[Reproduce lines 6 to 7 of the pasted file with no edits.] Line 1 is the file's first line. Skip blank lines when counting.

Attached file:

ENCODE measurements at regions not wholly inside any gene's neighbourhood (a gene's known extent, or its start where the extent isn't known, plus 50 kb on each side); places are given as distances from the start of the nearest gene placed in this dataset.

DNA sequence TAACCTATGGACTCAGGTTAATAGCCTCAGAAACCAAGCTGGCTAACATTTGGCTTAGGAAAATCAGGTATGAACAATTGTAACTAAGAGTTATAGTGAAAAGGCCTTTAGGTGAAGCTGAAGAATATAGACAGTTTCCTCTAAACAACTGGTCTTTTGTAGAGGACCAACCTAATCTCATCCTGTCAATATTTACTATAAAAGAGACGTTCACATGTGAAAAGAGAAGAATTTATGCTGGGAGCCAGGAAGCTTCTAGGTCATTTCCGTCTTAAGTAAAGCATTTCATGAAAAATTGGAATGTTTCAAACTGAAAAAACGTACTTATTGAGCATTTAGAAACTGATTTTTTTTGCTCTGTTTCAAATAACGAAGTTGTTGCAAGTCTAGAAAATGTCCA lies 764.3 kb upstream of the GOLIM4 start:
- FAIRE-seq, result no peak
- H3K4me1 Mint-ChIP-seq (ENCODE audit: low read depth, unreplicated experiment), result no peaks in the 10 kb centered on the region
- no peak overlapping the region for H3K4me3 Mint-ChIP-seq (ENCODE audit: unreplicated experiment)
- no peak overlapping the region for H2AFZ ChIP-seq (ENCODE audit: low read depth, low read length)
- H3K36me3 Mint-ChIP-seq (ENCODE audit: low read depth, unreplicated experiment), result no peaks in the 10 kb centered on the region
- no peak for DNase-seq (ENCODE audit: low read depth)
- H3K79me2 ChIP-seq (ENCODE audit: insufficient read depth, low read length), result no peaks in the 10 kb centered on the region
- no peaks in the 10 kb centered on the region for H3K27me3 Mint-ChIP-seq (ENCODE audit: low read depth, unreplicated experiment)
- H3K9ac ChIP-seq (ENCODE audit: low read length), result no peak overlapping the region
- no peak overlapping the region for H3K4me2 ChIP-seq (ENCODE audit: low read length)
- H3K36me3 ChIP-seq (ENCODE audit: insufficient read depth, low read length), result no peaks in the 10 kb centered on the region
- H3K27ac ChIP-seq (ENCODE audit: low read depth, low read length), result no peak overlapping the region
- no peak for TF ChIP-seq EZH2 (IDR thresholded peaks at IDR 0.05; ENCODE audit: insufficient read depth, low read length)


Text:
- no peak overlapping the region for H2AFZ ChIP-seq (ENCODE audit: low read depth, low read length)
- H3K36me3 Mint-ChIP-seq (ENCODE audit: low read depth, unreplicated experiment), result no peaks in the 10 kb centered on the region